• The setting
    • An outline of the story
    • Who the target audience will be
    • What platforms the game will be on
    • An estimated schedule of production
    • Analyzation of the market for the game
    • Staff requirements
    • Rough budget requirements
    • Analyzation of potential risks

    Game Design Document

    After the game proposal, a document is written up to keep track of everything discussed. When all of these details are outlined, a small crew puts together a prototype of a game. This is meant to give the publisher a physical representation of what the game will be like.

    Such prototypes often have very rough graphics and many placeholder elements; they’re just proof of concept. Also, they are sometimes only done on paper and don’t involve programming at all.

    As the prototype is being worked on, more and more details are added about the gameplay and other elements. The actual game design document gets updated and checked frequently. This is when the production gradually scales up.


    While the game design document is being updated, so is the prototype. Prototypes at this point allow for elements stated in the game design document to be tested. As such, the development team and publishers can see how elements will (or won’t) work.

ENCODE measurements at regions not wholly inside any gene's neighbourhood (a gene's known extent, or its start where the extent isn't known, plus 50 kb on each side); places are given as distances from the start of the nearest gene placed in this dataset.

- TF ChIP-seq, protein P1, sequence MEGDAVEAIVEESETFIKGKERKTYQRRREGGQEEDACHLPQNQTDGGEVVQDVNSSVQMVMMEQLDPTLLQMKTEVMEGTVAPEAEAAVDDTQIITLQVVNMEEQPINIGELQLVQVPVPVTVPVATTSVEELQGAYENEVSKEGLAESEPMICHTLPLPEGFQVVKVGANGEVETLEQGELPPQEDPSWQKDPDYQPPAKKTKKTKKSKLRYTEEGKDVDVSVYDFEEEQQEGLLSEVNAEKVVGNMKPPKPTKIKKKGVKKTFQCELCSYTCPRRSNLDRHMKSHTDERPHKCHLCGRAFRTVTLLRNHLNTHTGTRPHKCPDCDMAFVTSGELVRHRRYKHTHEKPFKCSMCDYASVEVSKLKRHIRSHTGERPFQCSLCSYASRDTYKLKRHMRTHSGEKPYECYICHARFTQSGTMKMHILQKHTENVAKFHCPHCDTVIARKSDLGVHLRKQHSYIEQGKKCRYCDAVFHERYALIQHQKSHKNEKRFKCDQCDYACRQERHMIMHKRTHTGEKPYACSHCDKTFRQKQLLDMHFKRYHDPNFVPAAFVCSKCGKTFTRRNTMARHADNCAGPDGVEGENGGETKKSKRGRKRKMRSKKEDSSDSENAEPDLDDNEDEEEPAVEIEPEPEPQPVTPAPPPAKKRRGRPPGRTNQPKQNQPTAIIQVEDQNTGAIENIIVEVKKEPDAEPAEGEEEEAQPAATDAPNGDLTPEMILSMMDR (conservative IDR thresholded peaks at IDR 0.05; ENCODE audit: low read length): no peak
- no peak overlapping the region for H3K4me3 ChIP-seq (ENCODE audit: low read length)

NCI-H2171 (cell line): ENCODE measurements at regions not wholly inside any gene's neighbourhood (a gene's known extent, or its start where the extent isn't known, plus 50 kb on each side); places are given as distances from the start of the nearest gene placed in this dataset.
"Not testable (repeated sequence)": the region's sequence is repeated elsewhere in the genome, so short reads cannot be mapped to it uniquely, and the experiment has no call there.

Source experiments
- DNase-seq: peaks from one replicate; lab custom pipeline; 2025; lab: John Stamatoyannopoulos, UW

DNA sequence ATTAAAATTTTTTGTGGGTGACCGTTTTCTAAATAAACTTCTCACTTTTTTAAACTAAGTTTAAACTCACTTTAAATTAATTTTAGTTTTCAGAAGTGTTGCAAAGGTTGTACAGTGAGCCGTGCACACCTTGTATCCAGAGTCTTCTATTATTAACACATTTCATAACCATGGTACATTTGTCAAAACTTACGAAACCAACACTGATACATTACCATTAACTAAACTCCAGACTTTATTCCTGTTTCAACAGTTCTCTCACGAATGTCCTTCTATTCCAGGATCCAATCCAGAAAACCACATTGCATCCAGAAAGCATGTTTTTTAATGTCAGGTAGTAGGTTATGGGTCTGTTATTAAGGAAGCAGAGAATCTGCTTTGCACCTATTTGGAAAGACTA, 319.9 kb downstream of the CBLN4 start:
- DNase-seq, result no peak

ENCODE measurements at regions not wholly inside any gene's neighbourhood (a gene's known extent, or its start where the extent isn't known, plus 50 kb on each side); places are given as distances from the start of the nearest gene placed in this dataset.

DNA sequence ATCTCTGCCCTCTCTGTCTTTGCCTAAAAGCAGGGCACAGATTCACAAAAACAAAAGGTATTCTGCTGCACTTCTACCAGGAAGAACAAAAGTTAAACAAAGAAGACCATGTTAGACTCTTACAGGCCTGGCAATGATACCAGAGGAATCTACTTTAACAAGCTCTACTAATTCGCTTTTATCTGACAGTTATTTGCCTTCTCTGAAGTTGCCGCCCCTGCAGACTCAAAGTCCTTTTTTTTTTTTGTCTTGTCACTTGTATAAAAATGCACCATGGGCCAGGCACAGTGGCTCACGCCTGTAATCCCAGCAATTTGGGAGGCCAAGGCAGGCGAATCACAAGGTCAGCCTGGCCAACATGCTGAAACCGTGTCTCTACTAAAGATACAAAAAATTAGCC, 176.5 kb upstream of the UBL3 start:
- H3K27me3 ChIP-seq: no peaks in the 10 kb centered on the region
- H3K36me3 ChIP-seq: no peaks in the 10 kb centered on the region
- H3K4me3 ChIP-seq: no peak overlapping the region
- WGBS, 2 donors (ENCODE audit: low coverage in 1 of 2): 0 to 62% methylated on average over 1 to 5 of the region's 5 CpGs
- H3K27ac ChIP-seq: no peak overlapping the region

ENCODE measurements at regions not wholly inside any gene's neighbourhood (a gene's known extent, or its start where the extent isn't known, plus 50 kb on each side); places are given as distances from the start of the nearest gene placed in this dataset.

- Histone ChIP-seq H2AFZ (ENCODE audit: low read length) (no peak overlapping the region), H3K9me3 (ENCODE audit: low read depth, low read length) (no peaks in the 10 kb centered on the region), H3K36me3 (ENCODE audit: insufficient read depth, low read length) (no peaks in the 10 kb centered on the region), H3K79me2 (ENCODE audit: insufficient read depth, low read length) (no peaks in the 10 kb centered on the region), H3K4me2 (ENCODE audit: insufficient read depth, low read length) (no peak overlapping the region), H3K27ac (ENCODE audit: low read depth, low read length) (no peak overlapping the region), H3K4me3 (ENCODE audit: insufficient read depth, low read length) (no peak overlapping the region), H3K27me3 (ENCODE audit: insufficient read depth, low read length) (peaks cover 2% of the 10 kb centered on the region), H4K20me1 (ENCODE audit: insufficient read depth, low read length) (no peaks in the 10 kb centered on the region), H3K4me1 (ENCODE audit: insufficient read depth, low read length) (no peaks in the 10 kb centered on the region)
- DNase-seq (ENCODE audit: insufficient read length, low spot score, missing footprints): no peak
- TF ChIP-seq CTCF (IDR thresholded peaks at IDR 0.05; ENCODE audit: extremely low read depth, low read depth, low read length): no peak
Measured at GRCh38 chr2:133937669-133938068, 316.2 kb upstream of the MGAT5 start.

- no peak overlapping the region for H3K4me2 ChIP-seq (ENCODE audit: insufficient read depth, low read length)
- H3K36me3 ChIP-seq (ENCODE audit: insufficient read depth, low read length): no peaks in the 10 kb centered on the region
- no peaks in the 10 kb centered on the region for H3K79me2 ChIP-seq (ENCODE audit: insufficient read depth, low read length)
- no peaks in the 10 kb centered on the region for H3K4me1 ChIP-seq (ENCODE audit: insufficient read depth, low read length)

Although this process can be tedious, it’s an important step to take before putting large amounts of resources into programming (which is expensive). If a prototype ends up getting moved into the programming stage due to being promising, elements from it can be ported into early versions of a video game.

    What Video Game Production Is Like

    A programmer working on a video game at a computer with two monitors.

    This is where the bulk of development happens. The different roles of a team work together to create the elements of a functional product. How video games are made during this process involves each part of a team focusing on their primary tasks.

    Game Design

    The various designers discuss the in-world rules of a game. The majority of what’s discussed involves art direction, gameplay design, and other technical aspects. Following each meeting, information is passed down to individual sections of the team so that they can input elements into the game.


    After the design discussions, programmers work on inserting the discussed elements. Updates to the visuals, audio, and gameplay are frequent. There is usually a weekly update, so the work is neverending for programmers. At the beginning of the production phase, a unique source code is often created for the game.

    Level Design

    Parts of the in-game world are developed in greater and greater detail. This includes the insertion of landscapes, NPCs, and much more. The level designers work hand-in-hand with artists, writers, and other team members to make sure that what’s put into the game reflects the goals and concepts of the title.